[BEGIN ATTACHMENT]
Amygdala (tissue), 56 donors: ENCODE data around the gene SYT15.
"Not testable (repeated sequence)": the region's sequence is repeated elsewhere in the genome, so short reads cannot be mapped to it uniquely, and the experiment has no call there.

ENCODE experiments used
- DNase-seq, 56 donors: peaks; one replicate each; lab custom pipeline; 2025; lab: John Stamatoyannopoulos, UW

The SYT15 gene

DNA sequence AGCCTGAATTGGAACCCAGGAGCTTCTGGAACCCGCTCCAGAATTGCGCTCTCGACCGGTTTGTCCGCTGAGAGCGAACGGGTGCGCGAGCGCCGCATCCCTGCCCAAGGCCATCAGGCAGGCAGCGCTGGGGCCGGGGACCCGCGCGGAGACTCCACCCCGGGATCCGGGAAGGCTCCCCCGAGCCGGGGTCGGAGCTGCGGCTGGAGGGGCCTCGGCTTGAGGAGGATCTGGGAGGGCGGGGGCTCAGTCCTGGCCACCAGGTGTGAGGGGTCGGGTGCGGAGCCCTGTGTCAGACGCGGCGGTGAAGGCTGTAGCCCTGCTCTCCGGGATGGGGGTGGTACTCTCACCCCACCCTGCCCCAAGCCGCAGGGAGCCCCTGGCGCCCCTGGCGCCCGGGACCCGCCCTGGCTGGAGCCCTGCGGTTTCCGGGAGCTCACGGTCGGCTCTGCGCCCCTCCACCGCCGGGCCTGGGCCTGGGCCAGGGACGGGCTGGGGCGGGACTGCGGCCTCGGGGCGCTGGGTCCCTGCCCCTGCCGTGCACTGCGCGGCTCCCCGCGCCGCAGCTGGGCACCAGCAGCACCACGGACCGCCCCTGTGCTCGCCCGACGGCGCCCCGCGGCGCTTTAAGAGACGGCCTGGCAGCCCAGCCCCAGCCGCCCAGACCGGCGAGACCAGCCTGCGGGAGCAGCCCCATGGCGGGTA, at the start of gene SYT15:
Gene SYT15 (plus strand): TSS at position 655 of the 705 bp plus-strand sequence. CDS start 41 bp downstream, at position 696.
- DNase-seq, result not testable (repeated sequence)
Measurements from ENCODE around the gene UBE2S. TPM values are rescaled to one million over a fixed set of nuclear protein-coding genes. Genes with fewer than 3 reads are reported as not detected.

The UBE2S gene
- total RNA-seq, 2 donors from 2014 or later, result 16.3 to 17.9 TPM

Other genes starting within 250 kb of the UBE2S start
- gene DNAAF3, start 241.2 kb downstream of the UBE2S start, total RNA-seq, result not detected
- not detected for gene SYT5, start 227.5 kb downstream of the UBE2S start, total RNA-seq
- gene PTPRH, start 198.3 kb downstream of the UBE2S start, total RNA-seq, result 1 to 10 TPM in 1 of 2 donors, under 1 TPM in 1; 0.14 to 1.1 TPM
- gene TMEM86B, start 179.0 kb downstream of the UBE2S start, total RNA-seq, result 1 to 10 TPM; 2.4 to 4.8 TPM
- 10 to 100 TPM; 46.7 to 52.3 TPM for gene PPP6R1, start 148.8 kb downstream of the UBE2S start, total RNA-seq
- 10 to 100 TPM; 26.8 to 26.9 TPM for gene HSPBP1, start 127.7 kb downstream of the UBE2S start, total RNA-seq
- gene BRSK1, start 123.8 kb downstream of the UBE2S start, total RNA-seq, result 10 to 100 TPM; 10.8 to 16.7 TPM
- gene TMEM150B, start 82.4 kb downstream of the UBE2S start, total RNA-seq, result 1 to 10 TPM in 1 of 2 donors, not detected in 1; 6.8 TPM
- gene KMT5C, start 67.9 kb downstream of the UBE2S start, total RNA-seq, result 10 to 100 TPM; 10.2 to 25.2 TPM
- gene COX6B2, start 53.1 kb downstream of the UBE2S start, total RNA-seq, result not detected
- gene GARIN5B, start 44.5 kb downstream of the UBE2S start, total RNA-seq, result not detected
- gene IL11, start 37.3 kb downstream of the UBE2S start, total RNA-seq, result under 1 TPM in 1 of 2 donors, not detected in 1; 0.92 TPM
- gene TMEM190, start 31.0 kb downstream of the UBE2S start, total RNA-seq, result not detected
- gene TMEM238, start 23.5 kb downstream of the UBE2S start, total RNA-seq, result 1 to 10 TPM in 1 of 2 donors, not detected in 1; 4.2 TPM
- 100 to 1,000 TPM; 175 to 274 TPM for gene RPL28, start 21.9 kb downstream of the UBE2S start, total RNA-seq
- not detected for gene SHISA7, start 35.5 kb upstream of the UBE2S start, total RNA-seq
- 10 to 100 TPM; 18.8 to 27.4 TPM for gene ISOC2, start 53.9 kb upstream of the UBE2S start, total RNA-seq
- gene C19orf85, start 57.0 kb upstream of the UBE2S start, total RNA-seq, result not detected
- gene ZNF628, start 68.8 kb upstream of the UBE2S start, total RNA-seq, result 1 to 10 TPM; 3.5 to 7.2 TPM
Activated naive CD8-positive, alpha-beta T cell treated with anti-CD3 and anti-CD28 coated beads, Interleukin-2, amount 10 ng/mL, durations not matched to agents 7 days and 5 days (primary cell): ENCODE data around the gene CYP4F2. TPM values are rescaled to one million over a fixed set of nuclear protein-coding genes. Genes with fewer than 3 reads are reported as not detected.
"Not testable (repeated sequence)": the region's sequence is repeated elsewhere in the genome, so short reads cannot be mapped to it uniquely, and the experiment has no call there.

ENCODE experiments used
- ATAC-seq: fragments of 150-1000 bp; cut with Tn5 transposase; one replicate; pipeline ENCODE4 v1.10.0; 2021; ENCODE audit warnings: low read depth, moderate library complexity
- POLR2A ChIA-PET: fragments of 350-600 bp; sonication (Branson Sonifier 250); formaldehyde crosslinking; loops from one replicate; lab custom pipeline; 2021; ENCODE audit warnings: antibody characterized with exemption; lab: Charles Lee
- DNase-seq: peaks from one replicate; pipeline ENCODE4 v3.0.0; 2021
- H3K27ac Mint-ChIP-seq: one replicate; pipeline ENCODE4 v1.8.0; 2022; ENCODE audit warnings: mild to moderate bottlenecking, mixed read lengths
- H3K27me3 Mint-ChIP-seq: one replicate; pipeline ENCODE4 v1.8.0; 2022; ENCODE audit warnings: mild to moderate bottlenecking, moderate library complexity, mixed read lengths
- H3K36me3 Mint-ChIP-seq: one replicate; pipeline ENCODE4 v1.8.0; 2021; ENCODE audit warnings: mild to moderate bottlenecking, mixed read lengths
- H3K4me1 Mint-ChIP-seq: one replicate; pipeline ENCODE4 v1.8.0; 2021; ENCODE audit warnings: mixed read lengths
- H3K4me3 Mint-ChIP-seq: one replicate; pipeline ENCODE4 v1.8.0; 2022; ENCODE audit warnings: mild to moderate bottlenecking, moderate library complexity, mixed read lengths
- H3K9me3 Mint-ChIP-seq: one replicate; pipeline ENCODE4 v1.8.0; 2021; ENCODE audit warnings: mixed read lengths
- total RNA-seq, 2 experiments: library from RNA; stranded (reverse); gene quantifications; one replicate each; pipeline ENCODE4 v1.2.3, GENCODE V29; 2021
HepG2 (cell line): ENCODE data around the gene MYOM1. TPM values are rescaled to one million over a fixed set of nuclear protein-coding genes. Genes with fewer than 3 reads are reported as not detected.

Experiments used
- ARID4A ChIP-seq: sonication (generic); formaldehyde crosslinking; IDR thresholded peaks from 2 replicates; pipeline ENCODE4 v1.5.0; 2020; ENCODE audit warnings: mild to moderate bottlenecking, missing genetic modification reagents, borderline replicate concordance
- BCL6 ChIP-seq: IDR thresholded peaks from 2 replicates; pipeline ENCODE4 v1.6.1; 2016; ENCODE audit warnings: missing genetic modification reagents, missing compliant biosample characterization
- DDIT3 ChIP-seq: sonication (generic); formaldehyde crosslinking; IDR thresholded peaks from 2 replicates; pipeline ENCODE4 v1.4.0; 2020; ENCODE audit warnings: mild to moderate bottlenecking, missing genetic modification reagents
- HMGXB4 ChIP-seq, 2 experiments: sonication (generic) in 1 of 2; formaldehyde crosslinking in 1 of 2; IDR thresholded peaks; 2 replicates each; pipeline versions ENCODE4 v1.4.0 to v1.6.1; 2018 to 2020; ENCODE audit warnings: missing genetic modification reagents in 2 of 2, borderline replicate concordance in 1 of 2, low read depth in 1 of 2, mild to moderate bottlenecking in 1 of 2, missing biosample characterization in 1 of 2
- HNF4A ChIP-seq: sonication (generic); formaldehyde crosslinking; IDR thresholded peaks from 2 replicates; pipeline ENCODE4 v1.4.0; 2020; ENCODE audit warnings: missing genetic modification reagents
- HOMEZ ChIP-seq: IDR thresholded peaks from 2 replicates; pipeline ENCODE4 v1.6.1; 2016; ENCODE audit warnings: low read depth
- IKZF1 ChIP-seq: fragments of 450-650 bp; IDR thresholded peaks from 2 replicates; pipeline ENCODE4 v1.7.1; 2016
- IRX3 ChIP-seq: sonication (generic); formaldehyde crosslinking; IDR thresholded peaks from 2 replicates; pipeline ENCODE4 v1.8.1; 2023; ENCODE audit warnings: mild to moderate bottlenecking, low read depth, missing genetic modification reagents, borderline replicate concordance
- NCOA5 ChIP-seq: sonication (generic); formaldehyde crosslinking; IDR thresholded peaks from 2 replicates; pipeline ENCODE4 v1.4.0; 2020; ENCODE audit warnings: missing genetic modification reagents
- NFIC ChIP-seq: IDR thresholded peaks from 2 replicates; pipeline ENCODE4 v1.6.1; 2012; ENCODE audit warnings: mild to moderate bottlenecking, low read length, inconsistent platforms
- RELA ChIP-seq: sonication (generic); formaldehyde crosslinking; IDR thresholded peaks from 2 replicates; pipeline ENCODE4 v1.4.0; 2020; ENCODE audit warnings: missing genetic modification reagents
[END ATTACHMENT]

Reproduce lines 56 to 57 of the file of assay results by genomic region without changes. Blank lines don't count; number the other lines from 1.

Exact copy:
- NFIC ChIP-seq: IDR thresholded peaks from 2 replicates; pipeline ENCODE4 v1.6.1; 2012; ENCODE audit warnings: mild to moderate bottlenecking, low read length, inconsistent platforms
- RELA ChIP-seq: sonication (generic); formaldehyde crosslinking; IDR thresholded peaks from 2 replicates; pipeline ENCODE4 v1.4.0; 2020; ENCODE audit warnings: missing genetic modification reagents